HISTORY IN LIGHTS: LIT Festival director Ben Tupas and volunteers spent hours sorting through archival material and images to inspire historic elements of the festival. Held image courtesy of local history and Robinson Collections, Toowoomba City Library.
HISTORY IN LIGHTS: LIT Festival director Ben Tupas and volunteers spent hours sorting through archival material and images to inspire historic elements of the festival. Held image courtesy of local history and Robinson Collections, Toowoomba City Library. BEN TUPAS

Heritage shines bright at Lit Festival

THE LIT Festival: Stories in Light is something bold, colourful and new, but it's also shining a spotlight on Toowoomba's heritage, and festival director Ben Tupas believes it will appeal to over-50s as much as younger generations.

Held on September 28 and 29, the free night-time festival will comprise three major commissioned pieces at Bell St Mall, Grand Central Shopping Centre and Queens Park, as well as a number of mini projects in shop fronts, light projections, lantern parade and sculptures, street theatre and performers.

It will involve internationally established as well as emerging artists, and create a synergy with local businesses and people.

Ben said the Toowoomba arts festival differed from Sydney's famous Vivid in its underpinning of past, present and future storytelling, unknown heroes and untold histories.

"People love nostalgia and remembering the past, and seeing these art works and the city light up will be quite magical," Ben said.

He and other volunteers spent hours poring over archival material to prepare elements of the festival.

Ten local artists then produced pieces - either literal or inspired by these segments of history - for local store fronts.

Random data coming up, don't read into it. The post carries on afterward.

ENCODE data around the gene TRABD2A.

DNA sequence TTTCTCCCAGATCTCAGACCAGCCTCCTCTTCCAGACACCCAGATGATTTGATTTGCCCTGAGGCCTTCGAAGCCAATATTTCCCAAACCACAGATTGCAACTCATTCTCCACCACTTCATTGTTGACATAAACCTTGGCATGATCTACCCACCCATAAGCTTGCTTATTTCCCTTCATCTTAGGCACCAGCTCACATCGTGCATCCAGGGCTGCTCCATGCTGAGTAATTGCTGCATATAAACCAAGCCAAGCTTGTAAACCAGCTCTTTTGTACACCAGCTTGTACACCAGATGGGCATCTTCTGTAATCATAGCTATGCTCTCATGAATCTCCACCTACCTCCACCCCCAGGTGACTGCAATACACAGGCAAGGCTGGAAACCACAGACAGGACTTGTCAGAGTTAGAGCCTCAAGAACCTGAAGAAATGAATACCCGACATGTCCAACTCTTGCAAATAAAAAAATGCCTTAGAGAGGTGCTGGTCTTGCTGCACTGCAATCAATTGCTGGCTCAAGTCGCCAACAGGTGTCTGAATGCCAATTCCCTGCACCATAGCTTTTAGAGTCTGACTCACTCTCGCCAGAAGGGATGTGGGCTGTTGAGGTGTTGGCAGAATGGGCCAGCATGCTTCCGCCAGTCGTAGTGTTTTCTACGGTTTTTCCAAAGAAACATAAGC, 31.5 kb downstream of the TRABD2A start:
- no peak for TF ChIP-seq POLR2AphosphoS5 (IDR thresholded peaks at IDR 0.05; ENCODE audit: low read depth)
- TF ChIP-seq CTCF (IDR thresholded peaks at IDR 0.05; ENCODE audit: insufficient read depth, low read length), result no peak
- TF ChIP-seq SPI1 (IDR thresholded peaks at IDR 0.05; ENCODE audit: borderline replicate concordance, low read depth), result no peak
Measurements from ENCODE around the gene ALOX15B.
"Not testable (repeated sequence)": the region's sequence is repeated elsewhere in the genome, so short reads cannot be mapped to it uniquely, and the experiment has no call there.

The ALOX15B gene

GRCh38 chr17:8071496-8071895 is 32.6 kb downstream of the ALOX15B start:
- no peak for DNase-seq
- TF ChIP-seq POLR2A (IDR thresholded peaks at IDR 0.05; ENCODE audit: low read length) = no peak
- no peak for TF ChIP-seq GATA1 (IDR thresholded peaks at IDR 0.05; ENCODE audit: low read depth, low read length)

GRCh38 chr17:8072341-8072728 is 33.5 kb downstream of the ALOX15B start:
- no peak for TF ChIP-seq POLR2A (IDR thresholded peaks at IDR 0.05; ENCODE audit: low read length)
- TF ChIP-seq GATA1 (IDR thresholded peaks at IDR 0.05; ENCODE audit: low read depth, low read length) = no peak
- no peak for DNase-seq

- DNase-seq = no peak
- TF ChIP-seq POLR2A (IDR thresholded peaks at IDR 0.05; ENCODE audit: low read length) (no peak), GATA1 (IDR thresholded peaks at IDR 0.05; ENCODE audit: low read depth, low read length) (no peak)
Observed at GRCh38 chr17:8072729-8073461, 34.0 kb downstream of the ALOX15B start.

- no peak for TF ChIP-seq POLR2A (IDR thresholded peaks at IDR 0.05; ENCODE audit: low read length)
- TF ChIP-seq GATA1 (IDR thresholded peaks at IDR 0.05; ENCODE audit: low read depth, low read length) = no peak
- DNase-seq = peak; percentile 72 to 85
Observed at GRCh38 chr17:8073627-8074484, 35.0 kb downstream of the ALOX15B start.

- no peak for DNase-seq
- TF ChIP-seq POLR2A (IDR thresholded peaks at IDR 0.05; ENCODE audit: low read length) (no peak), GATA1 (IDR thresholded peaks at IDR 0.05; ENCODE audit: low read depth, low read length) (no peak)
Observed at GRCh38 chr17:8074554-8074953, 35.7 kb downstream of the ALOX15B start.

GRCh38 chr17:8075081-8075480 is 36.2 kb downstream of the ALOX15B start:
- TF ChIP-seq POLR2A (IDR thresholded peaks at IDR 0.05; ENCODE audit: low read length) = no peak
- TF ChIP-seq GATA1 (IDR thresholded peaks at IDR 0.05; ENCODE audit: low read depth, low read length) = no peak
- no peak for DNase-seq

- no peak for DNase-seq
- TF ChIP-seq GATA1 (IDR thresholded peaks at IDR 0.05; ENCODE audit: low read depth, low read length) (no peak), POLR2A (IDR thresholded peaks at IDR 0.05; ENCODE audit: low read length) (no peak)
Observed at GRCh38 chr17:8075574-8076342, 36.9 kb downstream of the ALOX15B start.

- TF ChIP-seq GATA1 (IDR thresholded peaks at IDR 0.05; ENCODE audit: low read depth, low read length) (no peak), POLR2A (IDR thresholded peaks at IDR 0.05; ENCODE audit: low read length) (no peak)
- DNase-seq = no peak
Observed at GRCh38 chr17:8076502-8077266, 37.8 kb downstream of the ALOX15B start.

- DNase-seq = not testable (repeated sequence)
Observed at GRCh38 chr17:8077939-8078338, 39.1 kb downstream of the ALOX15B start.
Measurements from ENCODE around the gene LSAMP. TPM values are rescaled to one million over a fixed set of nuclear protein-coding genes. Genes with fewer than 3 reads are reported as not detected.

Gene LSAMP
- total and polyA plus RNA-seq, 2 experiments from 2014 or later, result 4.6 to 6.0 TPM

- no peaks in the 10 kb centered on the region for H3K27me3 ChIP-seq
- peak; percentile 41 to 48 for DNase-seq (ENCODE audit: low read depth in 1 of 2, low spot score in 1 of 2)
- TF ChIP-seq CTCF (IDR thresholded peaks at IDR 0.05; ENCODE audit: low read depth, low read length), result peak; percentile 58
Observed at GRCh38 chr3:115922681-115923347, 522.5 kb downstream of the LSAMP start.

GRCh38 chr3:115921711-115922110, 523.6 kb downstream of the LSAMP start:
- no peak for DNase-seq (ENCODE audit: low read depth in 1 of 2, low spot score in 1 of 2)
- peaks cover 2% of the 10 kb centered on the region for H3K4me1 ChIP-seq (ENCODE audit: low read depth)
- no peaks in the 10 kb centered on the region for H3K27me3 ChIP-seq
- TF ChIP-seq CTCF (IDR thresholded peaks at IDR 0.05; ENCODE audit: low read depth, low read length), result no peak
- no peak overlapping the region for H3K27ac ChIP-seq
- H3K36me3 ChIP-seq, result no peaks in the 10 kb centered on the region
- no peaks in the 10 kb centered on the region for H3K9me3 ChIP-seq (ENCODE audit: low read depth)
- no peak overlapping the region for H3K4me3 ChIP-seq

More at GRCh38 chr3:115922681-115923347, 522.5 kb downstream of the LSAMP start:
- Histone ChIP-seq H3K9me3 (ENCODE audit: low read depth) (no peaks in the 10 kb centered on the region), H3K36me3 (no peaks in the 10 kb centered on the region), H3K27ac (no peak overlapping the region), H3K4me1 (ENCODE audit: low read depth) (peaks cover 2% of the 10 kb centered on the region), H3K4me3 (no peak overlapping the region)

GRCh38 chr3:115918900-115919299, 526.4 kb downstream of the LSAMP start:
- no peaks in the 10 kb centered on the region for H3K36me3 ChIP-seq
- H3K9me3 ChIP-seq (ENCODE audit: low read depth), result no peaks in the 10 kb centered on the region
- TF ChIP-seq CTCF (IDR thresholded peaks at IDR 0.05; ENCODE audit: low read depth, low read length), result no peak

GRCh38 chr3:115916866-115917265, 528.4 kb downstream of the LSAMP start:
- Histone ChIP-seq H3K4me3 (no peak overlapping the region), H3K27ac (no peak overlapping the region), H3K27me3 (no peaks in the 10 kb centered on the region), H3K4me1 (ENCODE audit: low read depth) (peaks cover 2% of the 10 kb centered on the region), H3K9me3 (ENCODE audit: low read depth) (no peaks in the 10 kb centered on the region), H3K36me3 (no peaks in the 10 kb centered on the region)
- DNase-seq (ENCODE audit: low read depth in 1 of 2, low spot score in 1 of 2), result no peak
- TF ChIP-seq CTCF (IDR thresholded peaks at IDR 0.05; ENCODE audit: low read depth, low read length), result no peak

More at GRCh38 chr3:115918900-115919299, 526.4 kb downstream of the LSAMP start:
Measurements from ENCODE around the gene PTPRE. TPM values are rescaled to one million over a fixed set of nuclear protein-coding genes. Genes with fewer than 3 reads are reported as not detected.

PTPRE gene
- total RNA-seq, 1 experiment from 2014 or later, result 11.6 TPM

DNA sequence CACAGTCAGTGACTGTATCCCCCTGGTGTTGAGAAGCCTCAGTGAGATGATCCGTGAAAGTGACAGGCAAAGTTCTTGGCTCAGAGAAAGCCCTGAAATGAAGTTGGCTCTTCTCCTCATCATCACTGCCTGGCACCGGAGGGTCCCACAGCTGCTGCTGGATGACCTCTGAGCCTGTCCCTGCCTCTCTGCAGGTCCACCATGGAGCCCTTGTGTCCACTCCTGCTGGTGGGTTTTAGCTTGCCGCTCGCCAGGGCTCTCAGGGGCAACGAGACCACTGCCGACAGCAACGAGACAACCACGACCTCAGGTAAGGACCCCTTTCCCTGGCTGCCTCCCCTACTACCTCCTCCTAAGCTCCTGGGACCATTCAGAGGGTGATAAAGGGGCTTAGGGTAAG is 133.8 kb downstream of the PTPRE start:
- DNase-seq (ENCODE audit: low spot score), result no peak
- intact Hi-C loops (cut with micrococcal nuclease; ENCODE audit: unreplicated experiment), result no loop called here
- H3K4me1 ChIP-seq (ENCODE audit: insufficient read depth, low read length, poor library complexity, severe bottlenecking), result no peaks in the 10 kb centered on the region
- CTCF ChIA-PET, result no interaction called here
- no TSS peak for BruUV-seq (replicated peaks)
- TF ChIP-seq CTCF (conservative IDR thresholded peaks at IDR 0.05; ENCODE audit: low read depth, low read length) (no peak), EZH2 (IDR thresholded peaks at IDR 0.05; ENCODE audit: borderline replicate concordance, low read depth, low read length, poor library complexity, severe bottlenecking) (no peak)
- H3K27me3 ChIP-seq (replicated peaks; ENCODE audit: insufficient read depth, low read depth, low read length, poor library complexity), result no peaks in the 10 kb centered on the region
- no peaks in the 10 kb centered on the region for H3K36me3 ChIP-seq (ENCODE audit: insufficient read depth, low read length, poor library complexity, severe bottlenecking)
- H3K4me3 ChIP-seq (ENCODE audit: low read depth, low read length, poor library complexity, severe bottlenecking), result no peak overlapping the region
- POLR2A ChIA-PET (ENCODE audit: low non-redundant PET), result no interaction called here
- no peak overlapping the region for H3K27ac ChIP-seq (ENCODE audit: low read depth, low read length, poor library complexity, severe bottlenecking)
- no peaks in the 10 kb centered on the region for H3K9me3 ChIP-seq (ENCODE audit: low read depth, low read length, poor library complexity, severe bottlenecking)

"The thing with history is it's always seen through a lens ... and because we are of the internet age, we've approached it from a very multi-lens perspective," Ben said.

In some cases, he said, it may simply be the colour palette which is reflected, but each piece will be explained to enable people to "be conscious of the stories that inhabit the place where they live and of stories not told which should be told".

He said while it was definitely a strategic move to time the festival during the Carnival of Flowers, it would also bring a new aspect to the carnival, stretching into the night and encouraging people to stay and explore what the city has to offer.

It's hoped local restaurants will benefit and other businesses may open longer hours to cater for the new nightlife.

"It's something Toowoomba hasn't seen before and it's going to make the centre very dynamic," Ben said.

It was all part of Toowoomba's changing face from a regional town to a regional city.

"Toowoomba has an enviable lifestyle and this festival seeks to open up the city and entice people and businesses to find a niche with new tourism opportunities," he said.

He stressed that this was a festival for Toowoomba to share and take ownership of, and feedback would be collected to ensure the community was getting what it wanted and the festival was sustainable.

For more, find the LIT Festival on Facebook.


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